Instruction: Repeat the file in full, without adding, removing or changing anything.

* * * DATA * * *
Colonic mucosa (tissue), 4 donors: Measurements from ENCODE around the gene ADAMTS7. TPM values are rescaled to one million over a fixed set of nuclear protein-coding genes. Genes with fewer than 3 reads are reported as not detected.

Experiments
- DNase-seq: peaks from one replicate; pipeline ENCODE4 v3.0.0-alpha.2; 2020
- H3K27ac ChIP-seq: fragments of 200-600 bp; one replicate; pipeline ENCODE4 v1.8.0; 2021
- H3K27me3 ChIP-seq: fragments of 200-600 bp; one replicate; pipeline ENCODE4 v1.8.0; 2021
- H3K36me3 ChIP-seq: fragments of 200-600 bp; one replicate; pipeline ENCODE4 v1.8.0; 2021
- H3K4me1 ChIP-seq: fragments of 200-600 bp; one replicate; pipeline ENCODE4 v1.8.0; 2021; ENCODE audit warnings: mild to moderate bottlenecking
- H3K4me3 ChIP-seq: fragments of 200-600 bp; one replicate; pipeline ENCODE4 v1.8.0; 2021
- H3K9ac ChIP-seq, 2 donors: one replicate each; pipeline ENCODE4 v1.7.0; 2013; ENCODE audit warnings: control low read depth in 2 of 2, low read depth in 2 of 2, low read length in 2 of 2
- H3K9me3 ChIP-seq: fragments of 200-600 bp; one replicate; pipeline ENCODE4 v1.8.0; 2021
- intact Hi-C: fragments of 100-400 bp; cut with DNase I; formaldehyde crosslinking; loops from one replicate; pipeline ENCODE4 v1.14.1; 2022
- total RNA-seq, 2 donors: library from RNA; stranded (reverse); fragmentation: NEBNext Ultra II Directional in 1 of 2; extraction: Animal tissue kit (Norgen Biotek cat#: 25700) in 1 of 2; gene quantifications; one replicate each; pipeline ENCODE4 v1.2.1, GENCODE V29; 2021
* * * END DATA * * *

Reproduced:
Colonic mucosa (tissue), 4 donors: Measurements from ENCODE around the gene ADAMTS7. TPM values are rescaled to one million over a fixed set of nuclear protein-coding genes. Genes with fewer than 3 reads are reported as not detected.

Experiments
- DNase-seq: peaks from one replicate; pipeline ENCODE4 v3.0.0-alpha.2; 2020
- H3K27ac ChIP-seq: fragments of 200-600 bp; one replicate; pipeline ENCODE4 v1.8.0; 2021
- H3K27me3 ChIP-seq: fragments of 200-600 bp; one replicate; pipeline ENCODE4 v1.8.0; 2021
- H3K36me3 ChIP-seq: fragments of 200-600 bp; one replicate; pipeline ENCODE4 v1.8.0; 2021
- H3K4me1 ChIP-seq: fragments of 200-600 bp; one replicate; pipeline ENCODE4 v1.8.0; 2021; ENCODE audit warnings: mild to moderate bottlenecking
- H3K4me3 ChIP-seq: fragments of 200-600 bp; one replicate; pipeline ENCODE4 v1.8.0; 2021
- H3K9ac ChIP-seq, 2 donors: one replicate each; pipeline ENCODE4 v1.7.0; 2013; ENCODE audit warnings: control low read depth in 2 of 2, low read depth in 2 of 2, low read length in 2 of 2
- H3K9me3 ChIP-seq: fragments of 200-600 bp; one replicate; pipeline ENCODE4 v1.8.0; 2021
- intact Hi-C: fragments of 100-400 bp; cut with DNase I; formaldehyde crosslinking; loops from one replicate; pipeline ENCODE4 v1.14.1; 2022
- total RNA-seq, 2 donors: library from RNA; stranded (reverse); fragmentation: NEBNext Ultra II Directional in 1 of 2; extraction: Animal tissue kit (Norgen Biotek cat#: 25700) in 1 of 2; gene quantifications; one replicate each; pipeline ENCODE4 v1.2.1, GENCODE V29; 2021